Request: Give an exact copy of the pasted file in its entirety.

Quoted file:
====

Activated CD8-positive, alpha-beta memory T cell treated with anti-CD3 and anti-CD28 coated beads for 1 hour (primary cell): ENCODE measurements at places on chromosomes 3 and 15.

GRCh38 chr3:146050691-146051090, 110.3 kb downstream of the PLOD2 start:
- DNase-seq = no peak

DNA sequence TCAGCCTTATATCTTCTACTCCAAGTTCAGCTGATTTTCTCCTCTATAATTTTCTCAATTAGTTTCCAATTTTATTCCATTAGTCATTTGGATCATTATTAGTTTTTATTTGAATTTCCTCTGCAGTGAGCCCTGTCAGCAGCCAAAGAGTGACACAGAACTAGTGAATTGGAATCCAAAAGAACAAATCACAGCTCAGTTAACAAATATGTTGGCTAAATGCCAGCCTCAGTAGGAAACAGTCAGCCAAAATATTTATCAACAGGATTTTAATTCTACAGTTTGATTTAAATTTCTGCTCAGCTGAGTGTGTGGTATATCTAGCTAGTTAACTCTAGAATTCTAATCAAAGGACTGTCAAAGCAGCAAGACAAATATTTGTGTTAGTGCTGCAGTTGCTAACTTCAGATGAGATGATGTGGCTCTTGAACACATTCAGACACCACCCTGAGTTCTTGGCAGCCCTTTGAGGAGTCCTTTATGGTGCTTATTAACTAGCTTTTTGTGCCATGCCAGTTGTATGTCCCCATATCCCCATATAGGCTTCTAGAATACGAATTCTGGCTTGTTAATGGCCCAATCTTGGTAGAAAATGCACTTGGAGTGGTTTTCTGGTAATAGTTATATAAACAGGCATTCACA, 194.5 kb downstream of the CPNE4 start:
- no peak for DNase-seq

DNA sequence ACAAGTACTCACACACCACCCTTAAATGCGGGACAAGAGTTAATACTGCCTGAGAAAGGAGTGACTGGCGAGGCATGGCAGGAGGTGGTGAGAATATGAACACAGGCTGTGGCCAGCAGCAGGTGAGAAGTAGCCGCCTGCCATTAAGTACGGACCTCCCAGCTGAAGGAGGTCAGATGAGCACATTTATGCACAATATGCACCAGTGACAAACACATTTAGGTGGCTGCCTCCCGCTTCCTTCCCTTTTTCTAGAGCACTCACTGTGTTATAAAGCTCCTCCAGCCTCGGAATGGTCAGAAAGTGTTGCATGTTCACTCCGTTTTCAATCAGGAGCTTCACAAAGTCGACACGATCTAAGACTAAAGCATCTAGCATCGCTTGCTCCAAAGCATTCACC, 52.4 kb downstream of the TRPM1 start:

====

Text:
Activated CD8-positive, alpha-beta memory T cell treated with anti-CD3 and anti-CD28 coated beads for 1 hour (primary cell): ENCODE measurements at places on chromosomes 3 and 15.

GRCh38 chr3:146050691-146051090, 110.3 kb downstream of the PLOD2 start:
- DNase-seq = no peak

DNA sequence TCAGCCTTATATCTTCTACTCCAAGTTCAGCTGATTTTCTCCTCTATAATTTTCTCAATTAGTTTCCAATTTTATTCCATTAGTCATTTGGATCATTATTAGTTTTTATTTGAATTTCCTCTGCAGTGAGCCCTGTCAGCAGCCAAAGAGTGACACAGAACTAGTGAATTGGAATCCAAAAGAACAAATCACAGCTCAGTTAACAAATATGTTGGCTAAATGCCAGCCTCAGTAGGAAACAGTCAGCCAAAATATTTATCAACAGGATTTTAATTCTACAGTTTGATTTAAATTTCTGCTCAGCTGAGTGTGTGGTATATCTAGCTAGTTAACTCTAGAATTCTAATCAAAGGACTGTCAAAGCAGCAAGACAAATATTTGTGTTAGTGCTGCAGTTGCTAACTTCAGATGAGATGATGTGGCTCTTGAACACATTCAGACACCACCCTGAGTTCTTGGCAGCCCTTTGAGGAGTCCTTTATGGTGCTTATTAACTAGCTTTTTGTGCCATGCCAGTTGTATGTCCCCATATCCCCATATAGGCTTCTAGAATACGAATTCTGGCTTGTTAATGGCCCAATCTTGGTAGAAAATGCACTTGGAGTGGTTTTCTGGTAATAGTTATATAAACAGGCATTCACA, 194.5 kb downstream of the CPNE4 start:
- no peak for DNase-seq

DNA sequence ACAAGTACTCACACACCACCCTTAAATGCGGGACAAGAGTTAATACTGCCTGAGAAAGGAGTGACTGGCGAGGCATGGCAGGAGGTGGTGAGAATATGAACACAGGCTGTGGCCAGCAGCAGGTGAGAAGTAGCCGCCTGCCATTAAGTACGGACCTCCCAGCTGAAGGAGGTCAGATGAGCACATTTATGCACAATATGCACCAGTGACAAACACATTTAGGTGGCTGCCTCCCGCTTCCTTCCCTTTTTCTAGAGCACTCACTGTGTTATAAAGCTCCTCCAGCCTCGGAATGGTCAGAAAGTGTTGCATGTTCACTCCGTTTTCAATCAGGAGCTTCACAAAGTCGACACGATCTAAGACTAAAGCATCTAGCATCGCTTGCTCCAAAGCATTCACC, 52.4 kb downstream of the TRPM1 start: